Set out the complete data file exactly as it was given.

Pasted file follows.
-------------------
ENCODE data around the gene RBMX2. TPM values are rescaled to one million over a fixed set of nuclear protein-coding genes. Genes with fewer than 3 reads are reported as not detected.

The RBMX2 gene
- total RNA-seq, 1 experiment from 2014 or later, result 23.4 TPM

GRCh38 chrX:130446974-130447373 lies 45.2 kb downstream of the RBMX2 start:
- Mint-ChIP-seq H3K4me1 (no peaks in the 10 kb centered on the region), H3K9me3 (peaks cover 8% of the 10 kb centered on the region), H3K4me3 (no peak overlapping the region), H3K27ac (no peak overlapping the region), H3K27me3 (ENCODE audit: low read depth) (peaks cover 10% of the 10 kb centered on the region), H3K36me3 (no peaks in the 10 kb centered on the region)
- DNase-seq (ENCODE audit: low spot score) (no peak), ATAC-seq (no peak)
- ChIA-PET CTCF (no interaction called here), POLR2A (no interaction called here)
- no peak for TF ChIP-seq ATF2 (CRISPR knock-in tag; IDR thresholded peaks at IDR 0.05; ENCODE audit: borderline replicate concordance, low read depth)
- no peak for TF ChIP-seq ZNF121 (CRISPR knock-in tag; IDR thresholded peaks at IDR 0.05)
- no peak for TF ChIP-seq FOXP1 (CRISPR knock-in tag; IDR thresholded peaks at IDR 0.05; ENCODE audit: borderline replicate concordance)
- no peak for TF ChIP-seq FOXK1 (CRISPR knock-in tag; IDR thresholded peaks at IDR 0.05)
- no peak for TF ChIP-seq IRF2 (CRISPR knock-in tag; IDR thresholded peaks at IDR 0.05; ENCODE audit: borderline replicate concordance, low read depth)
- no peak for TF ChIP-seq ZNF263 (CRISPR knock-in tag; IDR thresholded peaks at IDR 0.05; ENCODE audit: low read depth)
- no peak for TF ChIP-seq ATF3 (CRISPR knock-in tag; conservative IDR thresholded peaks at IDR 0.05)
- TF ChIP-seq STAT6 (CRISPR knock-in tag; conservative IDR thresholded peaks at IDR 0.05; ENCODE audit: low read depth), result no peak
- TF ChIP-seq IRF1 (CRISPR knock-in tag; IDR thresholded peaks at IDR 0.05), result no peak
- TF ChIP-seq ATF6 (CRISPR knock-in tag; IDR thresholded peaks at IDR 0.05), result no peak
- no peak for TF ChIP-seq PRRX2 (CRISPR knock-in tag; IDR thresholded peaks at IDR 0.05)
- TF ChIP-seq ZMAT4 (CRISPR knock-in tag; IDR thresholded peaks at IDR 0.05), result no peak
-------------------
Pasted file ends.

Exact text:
ENCODE data around the gene RBMX2. TPM values are rescaled to one million over a fixed set of nuclear protein-coding genes. Genes with fewer than 3 reads are reported as not detected.

The RBMX2 gene
- total RNA-seq, 1 experiment from 2014 or later, result 23.4 TPM

GRCh38 chrX:130446974-130447373 lies 45.2 kb downstream of the RBMX2 start:
- Mint-ChIP-seq H3K4me1 (no peaks in the 10 kb centered on the region), H3K9me3 (peaks cover 8% of the 10 kb centered on the region), H3K4me3 (no peak overlapping the region), H3K27ac (no peak overlapping the region), H3K27me3 (ENCODE audit: low read depth) (peaks cover 10% of the 10 kb centered on the region), H3K36me3 (no peaks in the 10 kb centered on the region)
- DNase-seq (ENCODE audit: low spot score) (no peak), ATAC-seq (no peak)
- ChIA-PET CTCF (no interaction called here), POLR2A (no interaction called here)
- no peak for TF ChIP-seq ATF2 (CRISPR knock-in tag; IDR thresholded peaks at IDR 0.05; ENCODE audit: borderline replicate concordance, low read depth)
- no peak for TF ChIP-seq ZNF121 (CRISPR knock-in tag; IDR thresholded peaks at IDR 0.05)
- no peak for TF ChIP-seq FOXP1 (CRISPR knock-in tag; IDR thresholded peaks at IDR 0.05; ENCODE audit: borderline replicate concordance)
- no peak for TF ChIP-seq FOXK1 (CRISPR knock-in tag; IDR thresholded peaks at IDR 0.05)
- no peak for TF ChIP-seq IRF2 (CRISPR knock-in tag; IDR thresholded peaks at IDR 0.05; ENCODE audit: borderline replicate concordance, low read depth)
- no peak for TF ChIP-seq ZNF263 (CRISPR knock-in tag; IDR thresholded peaks at IDR 0.05; ENCODE audit: low read depth)
- no peak for TF ChIP-seq ATF3 (CRISPR knock-in tag; conservative IDR thresholded peaks at IDR 0.05)
- TF ChIP-seq STAT6 (CRISPR knock-in tag; conservative IDR thresholded peaks at IDR 0.05; ENCODE audit: low read depth), result no peak
- TF ChIP-seq IRF1 (CRISPR knock-in tag; IDR thresholded peaks at IDR 0.05), result no peak
- TF ChIP-seq ATF6 (CRISPR knock-in tag; IDR thresholded peaks at IDR 0.05), result no peak
- no peak for TF ChIP-seq PRRX2 (CRISPR knock-in tag; IDR thresholded peaks at IDR 0.05)
- TF ChIP-seq ZMAT4 (CRISPR knock-in tag; IDR thresholded peaks at IDR 0.05), result no peak